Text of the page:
I need a dollar, dollar… How to make money at uni

Photo by ebony.com

Being a student is tough. No seriously, it is.

If you’ve had the trauma of accidentally putting your new favourite black jeans in the wash with your whites, or forgetting that 3000 word essay that’s actually due in tomorrow, then you’ll know what a treacherous and onerous life we students lead. Without mother dearest to guide me along the way, my life is a series of trial and error experiments.

But I know, for me, (aside from the washing debacle) dealing with and most importantly, not spending, my money, is the hardest task. There are always places I want to go, food I want to try and clothes I want to buy but even with a job (no, working in Essentials, Venners and Woodys isn’t enough for me), it’s still a struggle. So how about some creative ideas to earn a bit of dollar in Canterbury alongside your studies?

1. Sell your stuff. ALL OF ITdebt-2

Okay, not all of it, but if you haven’t used it, worn it or played with it in the last six months, or if you’re really brutal, the last month, then sell it on eBay. People will literally buy anything. Though saying that, I now just have an ever increasing  ‘eBay pile’ in the corner of my room, looking quite neglected and lost, wishing I would just send it to a new, loving home already.

I like to think I looked as cool as Colin Farrell when I had my brain test (I know for a fact I didn't)

I like to think I looked as cool as Colin Farrell when I had my brain test (I didn’t)

2. Be a lab rat

I’m not suggesting you sell your body parts, although I hear that pays very handsomely, but it turns out that there are a lot of psychology students on campus conducting experiments, who need guinea pigs to take part. And the best bit is, they pay you for it. JobShop at Kent often advertises these experiments and whilst I’ve given up my money making secret just for you, it really is the best and easiest way to earn on campus. £7 for 20 mins, yeah I’ll take that. And to be honest, every experiment I’ve done has been very interesting, from eye tracking to brain tests, they’re worth getting involved in.

3. Procrastination pays

You know those emails the university keeps sending you that you don’t even read and just automatically discard? Well, every now and again, those emails are handing you money on a plate. All they’re asking you to do is fill in a survey or questionnaire, give them some basic info about yourself and press a few buttons and… hello £10 Amazon voucher. NUS do it all the time too. No more than 20 minutes of procrastination, and you’ve earned yourself a tenner. Time to trawl through that trash folder.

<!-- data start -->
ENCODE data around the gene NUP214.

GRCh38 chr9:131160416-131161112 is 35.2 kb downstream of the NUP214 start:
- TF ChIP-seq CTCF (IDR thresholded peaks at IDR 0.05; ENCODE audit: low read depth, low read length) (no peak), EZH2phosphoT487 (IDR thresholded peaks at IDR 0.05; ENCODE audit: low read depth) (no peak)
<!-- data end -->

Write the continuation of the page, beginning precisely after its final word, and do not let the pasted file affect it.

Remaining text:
flyering4. Humiliate yourself

Remember that guy you saw in town, dressed like a baguette or a slice of pizza and handed you a flier that you immediately threw into the nearest bin? Well haven’t you always wished you were him? Okay, maybe not, but flyering isn’t a bad money earner. Show your sense of humour and risk your reputation for the dollar. It’s a bit more creative and it might even be fun (for your friends when they show up and take photos and post them all over facebook).

5. Oh sugar sugar

Or if you’re really stuck for ideas, you may remember InQuire reported on the craze of ‘Sugar Daddies’ a while back. Sign up and find your own part mentor, part sponsor, part ‘friend’. I know what you’re thinking but hey, don’t knock it til you’ve tried it I guess. If it works for some people… Our very own University of Kent has the highest number of ‘sugar babies’ in the country, so you’re in good company if you want a more drastic way to earn some extra money.

Whatever you choose to do, good luck!

Coffee Shop Cosiness

Photo by Alaric King

Photo by Alaric King

I felt inspired to write today, for the first time in ages and it got me thinking. Uni life, especially third year, and especially two weeks before the end of term can be beyond stressful. I don’t think I’ve slept properly in weeks, my head is all over the place and I feel like I’m ambling aimlessly through one day to the next. I feel on edge all the time and I hate it. So that’s why everyone needs to find that one place where you feel comfortable and relaxed. It’s important to get away from the stress and just give yourself a break. And no, I don’t mean the silent area of the library. I mean somewhere so detached from uni that you can escape the campus bubble and remember what it felt like to live without deadlines. Here’s what happened when I found mine:

Today, I found my own little slice of heaven. And it was glorious.

Having bravely ventured into the center of Canterbury on the first Saturday of December, I felt overwhelmed, suffocated and incredibly claustrophobic. I needed to get out of there. So I walked, and I kept walking until I found my new home.